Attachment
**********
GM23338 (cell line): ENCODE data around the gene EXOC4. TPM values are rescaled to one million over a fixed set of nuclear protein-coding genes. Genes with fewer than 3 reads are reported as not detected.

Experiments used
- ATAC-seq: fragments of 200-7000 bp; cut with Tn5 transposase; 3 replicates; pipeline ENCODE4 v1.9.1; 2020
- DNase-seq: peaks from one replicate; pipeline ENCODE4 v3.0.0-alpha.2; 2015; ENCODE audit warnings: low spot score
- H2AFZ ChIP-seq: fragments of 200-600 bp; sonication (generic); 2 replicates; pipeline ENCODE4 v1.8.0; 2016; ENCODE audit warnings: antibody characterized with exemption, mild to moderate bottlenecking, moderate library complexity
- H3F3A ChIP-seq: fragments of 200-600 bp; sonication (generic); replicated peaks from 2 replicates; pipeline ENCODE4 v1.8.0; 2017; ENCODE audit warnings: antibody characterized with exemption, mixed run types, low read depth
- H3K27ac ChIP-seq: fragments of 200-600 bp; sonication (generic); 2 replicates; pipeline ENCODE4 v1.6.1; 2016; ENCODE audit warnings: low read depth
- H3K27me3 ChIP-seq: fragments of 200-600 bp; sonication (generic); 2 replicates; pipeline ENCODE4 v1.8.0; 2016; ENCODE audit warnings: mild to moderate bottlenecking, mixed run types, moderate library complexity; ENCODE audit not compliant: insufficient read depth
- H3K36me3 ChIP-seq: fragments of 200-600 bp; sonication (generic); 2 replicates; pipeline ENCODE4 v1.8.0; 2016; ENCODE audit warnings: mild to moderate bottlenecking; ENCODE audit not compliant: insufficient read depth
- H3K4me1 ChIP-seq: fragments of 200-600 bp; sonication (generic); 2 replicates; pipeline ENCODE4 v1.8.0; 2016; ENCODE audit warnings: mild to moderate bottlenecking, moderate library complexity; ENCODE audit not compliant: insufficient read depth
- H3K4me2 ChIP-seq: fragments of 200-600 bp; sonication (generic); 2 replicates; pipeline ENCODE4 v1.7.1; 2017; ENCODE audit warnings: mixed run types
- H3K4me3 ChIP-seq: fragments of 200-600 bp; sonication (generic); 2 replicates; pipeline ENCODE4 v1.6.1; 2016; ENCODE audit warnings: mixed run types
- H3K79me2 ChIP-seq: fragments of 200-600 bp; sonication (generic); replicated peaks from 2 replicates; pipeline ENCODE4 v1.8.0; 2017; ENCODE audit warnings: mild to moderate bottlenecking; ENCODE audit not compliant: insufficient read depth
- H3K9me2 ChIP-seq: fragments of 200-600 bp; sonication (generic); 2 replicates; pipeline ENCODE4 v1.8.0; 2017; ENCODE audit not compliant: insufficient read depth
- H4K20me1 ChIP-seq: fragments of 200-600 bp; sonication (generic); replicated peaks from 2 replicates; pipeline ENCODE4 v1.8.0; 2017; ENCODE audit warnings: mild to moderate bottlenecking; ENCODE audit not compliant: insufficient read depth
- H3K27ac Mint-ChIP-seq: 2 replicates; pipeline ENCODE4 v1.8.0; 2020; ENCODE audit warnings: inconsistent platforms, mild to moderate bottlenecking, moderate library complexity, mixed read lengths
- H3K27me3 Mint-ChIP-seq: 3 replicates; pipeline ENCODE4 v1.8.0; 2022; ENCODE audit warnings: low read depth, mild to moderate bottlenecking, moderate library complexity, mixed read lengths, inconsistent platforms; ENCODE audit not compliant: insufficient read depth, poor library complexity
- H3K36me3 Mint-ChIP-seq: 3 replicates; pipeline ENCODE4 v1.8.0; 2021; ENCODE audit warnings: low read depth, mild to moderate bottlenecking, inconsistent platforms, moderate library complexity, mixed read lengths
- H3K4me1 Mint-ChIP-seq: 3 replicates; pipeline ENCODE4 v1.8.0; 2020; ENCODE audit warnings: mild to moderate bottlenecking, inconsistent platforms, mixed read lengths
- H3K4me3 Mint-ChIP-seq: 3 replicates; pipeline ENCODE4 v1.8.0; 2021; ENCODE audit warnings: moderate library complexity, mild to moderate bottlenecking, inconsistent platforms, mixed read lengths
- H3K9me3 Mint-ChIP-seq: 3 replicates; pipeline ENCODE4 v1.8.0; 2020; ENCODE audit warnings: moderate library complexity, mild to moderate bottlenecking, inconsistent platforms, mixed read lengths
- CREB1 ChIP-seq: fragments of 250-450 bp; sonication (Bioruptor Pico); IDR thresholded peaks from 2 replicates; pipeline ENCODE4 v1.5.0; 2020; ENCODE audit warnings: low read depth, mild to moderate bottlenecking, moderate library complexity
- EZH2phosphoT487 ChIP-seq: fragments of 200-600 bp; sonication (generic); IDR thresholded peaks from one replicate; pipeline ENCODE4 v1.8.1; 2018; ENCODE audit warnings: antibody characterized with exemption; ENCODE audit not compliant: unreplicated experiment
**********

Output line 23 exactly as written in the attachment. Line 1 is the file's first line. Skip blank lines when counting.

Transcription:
- EZH2phosphoT487 ChIP-seq: fragments of 200-600 bp; sonication (generic); IDR thresholded peaks from one replicate; pipeline ENCODE4 v1.8.1; 2018; ENCODE audit warnings: antibody characterized with exemption; ENCODE audit not compliant: unreplicated experiment